Pavithra Srinivasan reviews the Tamil film, Bale Pandiya.
"Don't worry; be happy," goes the tagline of AGS Entertainment's latest comedy venture, Bale Pandiya (the name taken from yesteryear Sivaji Ganesan comedy), directed by debutant Siddharth Chandrasekar.
Obviously, the whole team has taken the motto to heart and tried to deliver a laugh out loud entertainer that's easy on the eyes as well. To give them credit, the film does work at certain points. At others, it falls flat.
The first hour, at any rate, works very well. Pandiyan (Vishnu) is a young man whose luck is permanently down and out. Nothing and no one can get a sliver of good fortune in his life; he's the proverbial wet rag for whom everything goes wrong. Accidents rain down on his neighbours when he's in the vicinity; cookers blow up in kitchens, hoardings crash down; the girl he loves ends up falling for someone else; even his shop (and only his) is royally bull-dozed to build a flyover. Desperate, Pandiyan approaches a well-known dada AKP and offers him money -- to kill him. An aghast AKP demands why Pandiyan would wish to kill himself, upon which the hapless lad relates his sob-story.
In a flash of generosity, AKP decides to kills two birds with a stone: Pandiyan shall enjoy himself to the hilt with a sum of Rs 25 lakhs but upon the end of a certain period, he has to blow himself as a human bomb. A vastly satisfactory agreement to both parties.
Soundarrajan's cinematography and the antics of a competent SFX team make sure that all these sections are handled dexterously. Happy, set to Devan Ekambaram's music, is a delightful, almost music-album like rendition, picturized with almost all the singers who actually are part of the song. Equally interesting is Sirikkiren (with shades of the old hit from the original Bale Pandiya itself).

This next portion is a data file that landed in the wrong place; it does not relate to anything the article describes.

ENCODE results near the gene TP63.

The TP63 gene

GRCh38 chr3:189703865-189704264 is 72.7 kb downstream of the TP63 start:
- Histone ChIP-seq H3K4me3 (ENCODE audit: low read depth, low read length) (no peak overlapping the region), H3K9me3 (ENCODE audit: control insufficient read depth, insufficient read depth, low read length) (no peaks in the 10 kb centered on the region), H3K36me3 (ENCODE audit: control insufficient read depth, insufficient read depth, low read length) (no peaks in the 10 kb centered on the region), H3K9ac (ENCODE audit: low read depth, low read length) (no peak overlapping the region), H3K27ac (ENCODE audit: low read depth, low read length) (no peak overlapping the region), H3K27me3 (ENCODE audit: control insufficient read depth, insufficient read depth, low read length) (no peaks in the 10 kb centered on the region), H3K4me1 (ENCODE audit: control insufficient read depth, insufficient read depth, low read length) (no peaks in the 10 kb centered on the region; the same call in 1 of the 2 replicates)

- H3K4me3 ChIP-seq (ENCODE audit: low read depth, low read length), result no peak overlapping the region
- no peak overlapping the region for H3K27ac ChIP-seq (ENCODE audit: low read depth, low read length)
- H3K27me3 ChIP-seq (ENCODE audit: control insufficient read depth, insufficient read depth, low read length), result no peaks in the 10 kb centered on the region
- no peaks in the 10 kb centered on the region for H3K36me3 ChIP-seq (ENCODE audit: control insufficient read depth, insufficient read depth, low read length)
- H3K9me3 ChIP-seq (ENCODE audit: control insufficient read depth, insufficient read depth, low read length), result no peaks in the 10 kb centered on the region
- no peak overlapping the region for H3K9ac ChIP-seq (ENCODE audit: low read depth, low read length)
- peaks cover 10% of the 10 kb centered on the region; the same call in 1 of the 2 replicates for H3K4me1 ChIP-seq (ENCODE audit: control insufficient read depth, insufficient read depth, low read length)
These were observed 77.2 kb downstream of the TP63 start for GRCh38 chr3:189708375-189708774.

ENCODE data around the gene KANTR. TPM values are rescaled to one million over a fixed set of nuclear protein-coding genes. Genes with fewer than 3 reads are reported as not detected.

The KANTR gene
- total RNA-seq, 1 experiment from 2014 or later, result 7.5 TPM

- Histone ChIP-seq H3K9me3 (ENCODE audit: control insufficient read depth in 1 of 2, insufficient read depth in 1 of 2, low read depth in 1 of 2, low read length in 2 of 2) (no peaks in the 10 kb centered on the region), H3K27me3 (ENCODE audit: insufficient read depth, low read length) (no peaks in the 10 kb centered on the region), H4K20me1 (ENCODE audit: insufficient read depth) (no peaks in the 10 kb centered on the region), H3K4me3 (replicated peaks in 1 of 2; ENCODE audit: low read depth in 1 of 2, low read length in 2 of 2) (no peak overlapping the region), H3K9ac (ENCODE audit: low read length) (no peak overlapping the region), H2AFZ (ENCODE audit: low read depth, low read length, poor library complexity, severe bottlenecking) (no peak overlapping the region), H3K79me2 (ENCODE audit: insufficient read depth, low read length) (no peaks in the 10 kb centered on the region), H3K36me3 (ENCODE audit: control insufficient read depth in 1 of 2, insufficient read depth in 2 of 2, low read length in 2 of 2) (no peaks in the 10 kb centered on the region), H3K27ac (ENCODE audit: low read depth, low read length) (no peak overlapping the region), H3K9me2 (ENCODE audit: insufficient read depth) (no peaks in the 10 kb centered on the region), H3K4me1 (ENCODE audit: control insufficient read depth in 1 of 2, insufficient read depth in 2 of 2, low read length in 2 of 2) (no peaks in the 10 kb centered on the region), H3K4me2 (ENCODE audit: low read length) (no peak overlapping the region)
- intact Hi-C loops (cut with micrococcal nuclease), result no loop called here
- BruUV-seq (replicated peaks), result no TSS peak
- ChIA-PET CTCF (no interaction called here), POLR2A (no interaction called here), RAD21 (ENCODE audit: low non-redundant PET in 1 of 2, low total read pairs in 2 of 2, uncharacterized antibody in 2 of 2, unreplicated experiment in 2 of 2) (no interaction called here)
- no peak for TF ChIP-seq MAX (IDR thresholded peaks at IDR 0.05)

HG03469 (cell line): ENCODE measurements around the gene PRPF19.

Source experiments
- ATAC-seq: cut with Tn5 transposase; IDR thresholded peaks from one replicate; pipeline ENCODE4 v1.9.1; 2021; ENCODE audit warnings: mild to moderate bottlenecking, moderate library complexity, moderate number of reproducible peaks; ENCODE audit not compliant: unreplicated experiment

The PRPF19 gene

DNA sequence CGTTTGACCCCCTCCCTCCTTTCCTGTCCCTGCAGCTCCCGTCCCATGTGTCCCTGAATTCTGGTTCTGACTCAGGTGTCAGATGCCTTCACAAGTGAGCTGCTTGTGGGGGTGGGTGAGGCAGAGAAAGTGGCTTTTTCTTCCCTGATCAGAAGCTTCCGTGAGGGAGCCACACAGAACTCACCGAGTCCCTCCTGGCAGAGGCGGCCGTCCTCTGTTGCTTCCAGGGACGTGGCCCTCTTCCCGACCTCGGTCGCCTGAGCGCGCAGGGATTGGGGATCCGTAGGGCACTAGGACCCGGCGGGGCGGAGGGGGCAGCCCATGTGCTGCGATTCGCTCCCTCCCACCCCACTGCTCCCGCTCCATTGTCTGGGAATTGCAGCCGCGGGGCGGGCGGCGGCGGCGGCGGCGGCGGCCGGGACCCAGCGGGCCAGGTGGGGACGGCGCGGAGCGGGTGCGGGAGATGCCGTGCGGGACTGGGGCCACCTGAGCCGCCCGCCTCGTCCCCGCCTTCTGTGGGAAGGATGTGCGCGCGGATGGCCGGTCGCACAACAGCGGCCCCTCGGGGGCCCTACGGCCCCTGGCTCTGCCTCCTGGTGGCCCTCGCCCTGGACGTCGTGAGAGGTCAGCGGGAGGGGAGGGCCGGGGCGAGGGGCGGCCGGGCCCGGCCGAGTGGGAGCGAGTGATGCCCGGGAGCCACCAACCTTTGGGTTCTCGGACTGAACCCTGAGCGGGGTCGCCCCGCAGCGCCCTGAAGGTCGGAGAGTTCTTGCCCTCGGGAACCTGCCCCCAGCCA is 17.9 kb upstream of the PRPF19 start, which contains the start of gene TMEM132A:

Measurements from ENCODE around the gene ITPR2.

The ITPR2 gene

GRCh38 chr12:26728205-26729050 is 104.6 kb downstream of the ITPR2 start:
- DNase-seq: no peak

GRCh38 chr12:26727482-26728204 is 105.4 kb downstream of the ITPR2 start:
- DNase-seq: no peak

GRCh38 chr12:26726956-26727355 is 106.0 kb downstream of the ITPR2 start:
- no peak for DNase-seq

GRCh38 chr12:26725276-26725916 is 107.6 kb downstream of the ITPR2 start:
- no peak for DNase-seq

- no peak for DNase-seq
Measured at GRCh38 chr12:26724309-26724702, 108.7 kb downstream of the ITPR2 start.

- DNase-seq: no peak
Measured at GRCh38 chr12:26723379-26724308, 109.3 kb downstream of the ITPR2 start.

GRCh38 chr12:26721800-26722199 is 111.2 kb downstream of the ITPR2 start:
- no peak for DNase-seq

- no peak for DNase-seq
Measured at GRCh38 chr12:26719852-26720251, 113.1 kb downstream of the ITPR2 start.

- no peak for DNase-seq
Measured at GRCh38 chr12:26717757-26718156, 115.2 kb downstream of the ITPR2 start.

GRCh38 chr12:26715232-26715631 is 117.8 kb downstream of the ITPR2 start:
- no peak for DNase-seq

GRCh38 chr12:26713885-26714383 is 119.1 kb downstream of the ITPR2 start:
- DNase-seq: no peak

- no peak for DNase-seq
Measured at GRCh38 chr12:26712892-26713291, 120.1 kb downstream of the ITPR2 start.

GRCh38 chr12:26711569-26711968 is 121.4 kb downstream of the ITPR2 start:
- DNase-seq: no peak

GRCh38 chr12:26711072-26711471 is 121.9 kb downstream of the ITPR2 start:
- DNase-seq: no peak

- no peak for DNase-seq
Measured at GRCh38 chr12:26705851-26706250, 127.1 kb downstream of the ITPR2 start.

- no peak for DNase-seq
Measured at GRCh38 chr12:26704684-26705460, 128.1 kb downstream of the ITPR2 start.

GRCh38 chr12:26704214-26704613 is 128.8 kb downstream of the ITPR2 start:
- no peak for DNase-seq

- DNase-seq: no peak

Pandiyan, intent on enjoying himself, sends his family into a tizzy with wealth, meets a perky, peppy young girl Vaishnavi (Piaa) who obligingly falls for him; the two sing a couple of melodious duets (such as Kankale Kamalalayam) on sandy beaches abroad. And then disaster strikes, with a new host of villains, headed by the ominous Kachitham (Gibran Osman).
From hereon, the rather cleverly stitched together screenplay, which has a tendency towards spoofing (much like Tamizh Padam, with software companies like Poojyum Software Inc), and genuinely laugh-out-loud moments, begins to degenerate. It's almost as though the director, having played to his instincts in the first half, suddenly decided that his protagonist was actually a hero, and needed to flex his muscles.
Accordingly, Pandiyan suddenly beats up Terminator-like villains to a pulp, even as said villains suddenly exhibit tendencies towards extreme stupidity (they actually kidnap the heroine and let her have her cell-phone). If this too was meant as a spoof, there's no evidence of any humour; the sequences are extremely serious.
All the sequences with Vivek (as London, with a hideous wig in tow) are ridiculous, and don't fit in with the tone of the film at all. What was the need for this track, when the original itself is comical enough? Vivek's accent is irritating as well. Looks like he's run out of inspiration.
Vishnu returns to the silver screen after a refreshing debut in Vennila Kabaddi Kuzhu, and shows promise as the frustrated young man with no will to live. His dialogues need some modulation, though. Piaa has little to do except wear pretty dresses and smile but she does light up the screen. The villains are a hilarious bunch (intentionally and otherwise); Jayaprakash, in a tiny role, is wasted.
The technical crew has done a great job which is only to be expected. The cinematography has a candy-floss feel to it, in keeping with the tone of the film; the editing is neat. One particular stunt sequence is intriguing: the one which doesn't involve a single piece of furniture being displaced!
Sidharth Chandrasekar's debut film hits the right note at certain places, and it certainly has its funny moments. If it had sustained that momentum in the second half, Bale Pandiya would have been even better.